For the second time in two months, the Orthodox Jewish community in Los Angeles has successfully pressured a major billboard company to take down what some considered offensive advertising.
When Allen Alevy was 12 years old, he was called to the Torah for the first time. Although he hadn’t yet had a bar mitzvah, his maternal grandfather’s Orthodox synagogue was one man shy of a minyan.
With chants of “Shonda,” and “Shame,” a group of around 75 protestors demonstrated on Sept. 8 in front of two sites on Pico Blvd where kaporot ceremonies were taking place.
The eastward expansion of Pico-Robertson’s Orthodox community hit a new milestone recently with the Aug. 24 opening of LINK East, a satellite branch of LINK, the Los Angeles Intercommunity Kollel.
About a dozen women sit underneath a large Israeli flag at Judaism’s holiest site, the Western Wall. They’ve been here close to 24 hours, and are getting tired. They are members of Women of the Wall (WOW), a 25-year-old group of women from all denominations that wants equality for women at the Western Wall.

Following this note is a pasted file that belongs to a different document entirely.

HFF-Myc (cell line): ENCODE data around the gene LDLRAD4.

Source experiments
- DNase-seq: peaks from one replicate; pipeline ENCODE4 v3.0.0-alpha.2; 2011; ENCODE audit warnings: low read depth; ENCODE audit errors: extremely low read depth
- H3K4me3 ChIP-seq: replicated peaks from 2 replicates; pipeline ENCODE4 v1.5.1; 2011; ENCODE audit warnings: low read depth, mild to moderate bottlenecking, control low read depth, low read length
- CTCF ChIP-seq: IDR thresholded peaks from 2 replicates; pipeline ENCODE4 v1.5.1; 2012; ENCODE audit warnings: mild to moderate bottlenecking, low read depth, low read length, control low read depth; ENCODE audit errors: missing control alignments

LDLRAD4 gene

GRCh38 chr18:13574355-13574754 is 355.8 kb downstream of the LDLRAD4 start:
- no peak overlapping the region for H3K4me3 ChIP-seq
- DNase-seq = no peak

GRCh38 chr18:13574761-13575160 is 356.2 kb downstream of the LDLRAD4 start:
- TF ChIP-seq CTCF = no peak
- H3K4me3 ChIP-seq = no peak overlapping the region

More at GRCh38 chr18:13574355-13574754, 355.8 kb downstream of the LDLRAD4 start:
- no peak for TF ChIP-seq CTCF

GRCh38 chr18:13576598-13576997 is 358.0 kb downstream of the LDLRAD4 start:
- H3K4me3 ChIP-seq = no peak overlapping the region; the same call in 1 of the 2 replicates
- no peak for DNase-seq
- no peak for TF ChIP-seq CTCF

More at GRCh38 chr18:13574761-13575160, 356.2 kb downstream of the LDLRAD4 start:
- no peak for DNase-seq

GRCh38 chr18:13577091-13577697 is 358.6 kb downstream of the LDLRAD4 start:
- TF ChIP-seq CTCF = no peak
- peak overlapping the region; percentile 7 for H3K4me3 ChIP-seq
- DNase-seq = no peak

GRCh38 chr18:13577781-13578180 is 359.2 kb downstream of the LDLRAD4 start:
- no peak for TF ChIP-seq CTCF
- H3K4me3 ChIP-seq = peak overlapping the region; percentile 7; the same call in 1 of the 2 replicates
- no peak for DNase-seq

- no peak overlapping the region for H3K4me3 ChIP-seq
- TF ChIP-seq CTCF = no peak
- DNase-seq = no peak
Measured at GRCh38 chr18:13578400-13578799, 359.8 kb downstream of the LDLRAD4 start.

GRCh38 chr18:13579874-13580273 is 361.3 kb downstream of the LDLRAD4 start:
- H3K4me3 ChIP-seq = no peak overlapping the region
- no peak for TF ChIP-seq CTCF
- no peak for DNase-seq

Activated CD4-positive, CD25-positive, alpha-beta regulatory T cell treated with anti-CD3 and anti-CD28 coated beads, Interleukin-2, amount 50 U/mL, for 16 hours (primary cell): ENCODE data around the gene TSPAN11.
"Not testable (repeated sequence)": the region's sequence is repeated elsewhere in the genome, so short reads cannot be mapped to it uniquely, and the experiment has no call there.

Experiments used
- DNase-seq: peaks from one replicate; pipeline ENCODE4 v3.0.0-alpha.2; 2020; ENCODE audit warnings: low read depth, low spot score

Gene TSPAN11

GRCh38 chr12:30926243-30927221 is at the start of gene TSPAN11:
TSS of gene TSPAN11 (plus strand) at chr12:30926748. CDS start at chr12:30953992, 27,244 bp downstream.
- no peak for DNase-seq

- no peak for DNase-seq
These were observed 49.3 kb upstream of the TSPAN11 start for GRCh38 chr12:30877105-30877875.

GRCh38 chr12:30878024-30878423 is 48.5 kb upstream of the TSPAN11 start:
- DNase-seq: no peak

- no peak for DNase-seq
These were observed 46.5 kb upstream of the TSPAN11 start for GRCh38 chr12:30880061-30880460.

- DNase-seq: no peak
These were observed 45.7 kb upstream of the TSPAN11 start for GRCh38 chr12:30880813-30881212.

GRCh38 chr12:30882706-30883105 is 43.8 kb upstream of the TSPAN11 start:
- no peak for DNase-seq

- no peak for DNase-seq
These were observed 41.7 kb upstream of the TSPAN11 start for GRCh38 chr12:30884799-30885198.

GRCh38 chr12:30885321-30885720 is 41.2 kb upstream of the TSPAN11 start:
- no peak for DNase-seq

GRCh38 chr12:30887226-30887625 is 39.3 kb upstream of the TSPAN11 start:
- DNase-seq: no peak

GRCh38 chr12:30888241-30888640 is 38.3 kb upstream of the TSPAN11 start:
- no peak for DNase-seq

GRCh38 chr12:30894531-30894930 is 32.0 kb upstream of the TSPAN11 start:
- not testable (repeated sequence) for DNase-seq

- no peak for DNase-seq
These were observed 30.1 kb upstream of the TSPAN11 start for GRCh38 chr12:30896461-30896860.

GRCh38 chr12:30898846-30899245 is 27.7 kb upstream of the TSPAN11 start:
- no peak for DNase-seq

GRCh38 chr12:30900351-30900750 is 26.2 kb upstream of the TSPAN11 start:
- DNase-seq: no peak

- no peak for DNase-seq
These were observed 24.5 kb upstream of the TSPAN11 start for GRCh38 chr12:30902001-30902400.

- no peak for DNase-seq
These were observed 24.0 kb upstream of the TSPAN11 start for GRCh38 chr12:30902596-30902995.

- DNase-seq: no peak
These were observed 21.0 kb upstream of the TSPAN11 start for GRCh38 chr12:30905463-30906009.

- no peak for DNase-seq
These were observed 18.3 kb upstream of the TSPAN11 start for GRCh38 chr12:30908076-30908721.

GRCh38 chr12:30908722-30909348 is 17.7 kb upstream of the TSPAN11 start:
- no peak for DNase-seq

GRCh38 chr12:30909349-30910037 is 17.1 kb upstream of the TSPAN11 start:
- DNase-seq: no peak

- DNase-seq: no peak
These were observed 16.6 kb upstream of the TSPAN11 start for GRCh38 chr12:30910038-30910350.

On this Rosh Hashanah eve, we savor the hope that the New Year will bring the blessing of peace to Israel. We recall President Obama’s historic speech in Jerusalem, where he spoke to our hearts, as Jews and as Americans, about the necessity of achieving Israeli-Palestinian peace.
Sitting with his back hunched, his wife by his side and a kippah on his head, a 23-year-old bearded Orthodox man nervously told a gathering of parents at a private residence near Pico-Robertson that a young man named Mendel Tevel had sexually abused him when he was 14.
One of the most prominent Orthodox rabbis of our time, Rabbi Shlomo Riskin, chief rabbi of Efrat, related the following story in the July 12-18 issue of the International Jerusalem Post:
I was talking with a young woman last Sunday afternoon. She had called me because she read the column I wrote here last month, about Sinai Temple’s decision to perform same-sex weddings.